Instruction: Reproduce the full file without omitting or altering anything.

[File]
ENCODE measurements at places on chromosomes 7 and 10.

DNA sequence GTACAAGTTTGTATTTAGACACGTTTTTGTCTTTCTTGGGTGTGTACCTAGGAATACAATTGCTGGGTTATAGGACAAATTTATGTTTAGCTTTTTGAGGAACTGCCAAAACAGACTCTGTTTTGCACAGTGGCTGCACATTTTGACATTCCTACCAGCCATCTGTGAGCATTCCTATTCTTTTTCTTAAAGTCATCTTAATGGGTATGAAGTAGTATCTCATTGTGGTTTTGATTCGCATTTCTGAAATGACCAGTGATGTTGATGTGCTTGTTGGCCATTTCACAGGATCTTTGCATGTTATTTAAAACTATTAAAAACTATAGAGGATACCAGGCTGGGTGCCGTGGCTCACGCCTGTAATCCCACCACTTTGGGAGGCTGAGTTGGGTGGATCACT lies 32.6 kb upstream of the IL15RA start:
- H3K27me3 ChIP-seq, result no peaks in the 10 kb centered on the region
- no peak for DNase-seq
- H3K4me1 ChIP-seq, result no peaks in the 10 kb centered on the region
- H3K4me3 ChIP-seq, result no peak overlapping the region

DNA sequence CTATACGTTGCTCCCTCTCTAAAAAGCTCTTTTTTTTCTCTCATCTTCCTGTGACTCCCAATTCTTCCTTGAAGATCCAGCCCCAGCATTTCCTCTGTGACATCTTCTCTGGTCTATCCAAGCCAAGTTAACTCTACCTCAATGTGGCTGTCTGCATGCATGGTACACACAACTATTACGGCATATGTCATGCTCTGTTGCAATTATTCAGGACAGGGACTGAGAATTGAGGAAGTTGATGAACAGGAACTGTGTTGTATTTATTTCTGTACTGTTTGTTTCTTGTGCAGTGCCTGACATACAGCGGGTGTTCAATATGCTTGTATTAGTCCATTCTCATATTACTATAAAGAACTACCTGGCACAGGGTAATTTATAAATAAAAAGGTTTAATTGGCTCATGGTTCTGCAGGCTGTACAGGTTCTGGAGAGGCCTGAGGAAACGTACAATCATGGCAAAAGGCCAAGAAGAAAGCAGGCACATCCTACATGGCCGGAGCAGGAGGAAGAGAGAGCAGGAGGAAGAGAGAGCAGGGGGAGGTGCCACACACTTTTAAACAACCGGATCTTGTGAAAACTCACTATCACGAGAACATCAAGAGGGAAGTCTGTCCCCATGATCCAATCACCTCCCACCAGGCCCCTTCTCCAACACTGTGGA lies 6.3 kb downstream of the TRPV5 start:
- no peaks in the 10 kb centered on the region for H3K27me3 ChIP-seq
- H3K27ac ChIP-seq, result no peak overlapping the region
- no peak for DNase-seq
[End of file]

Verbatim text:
ENCODE measurements at places on chromosomes 7 and 10.

DNA sequence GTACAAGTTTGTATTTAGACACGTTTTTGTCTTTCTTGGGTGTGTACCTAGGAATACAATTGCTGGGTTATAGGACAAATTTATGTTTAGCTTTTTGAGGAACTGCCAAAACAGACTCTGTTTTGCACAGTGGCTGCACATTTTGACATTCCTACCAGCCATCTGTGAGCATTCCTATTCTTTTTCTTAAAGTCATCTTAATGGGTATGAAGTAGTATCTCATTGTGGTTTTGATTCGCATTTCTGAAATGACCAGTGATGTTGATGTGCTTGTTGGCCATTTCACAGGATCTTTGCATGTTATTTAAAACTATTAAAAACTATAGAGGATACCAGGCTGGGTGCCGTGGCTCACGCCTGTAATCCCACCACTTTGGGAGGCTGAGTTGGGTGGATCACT lies 32.6 kb upstream of the IL15RA start:
- H3K27me3 ChIP-seq, result no peaks in the 10 kb centered on the region
- no peak for DNase-seq
- H3K4me1 ChIP-seq, result no peaks in the 10 kb centered on the region
- H3K4me3 ChIP-seq, result no peak overlapping the region

DNA sequence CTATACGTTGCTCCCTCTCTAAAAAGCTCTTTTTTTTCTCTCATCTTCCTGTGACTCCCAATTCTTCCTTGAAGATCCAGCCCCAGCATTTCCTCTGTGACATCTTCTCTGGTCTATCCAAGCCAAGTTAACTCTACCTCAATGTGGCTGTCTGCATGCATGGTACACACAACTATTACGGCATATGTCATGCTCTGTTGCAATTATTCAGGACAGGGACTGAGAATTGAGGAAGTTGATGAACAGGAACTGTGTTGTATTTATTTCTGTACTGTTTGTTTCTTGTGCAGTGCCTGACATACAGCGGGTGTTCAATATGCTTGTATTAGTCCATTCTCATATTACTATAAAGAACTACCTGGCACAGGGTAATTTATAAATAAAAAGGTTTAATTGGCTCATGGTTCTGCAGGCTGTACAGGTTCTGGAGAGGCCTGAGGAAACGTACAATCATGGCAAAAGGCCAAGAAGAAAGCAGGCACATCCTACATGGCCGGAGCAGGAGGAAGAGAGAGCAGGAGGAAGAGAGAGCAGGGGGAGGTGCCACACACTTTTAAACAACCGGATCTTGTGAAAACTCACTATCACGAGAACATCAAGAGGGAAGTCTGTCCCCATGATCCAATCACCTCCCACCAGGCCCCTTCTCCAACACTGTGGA lies 6.3 kb downstream of the TRPV5 start:
- no peaks in the 10 kb centered on the region for H3K27me3 ChIP-seq
- H3K27ac ChIP-seq, result no peak overlapping the region
- no peak for DNase-seq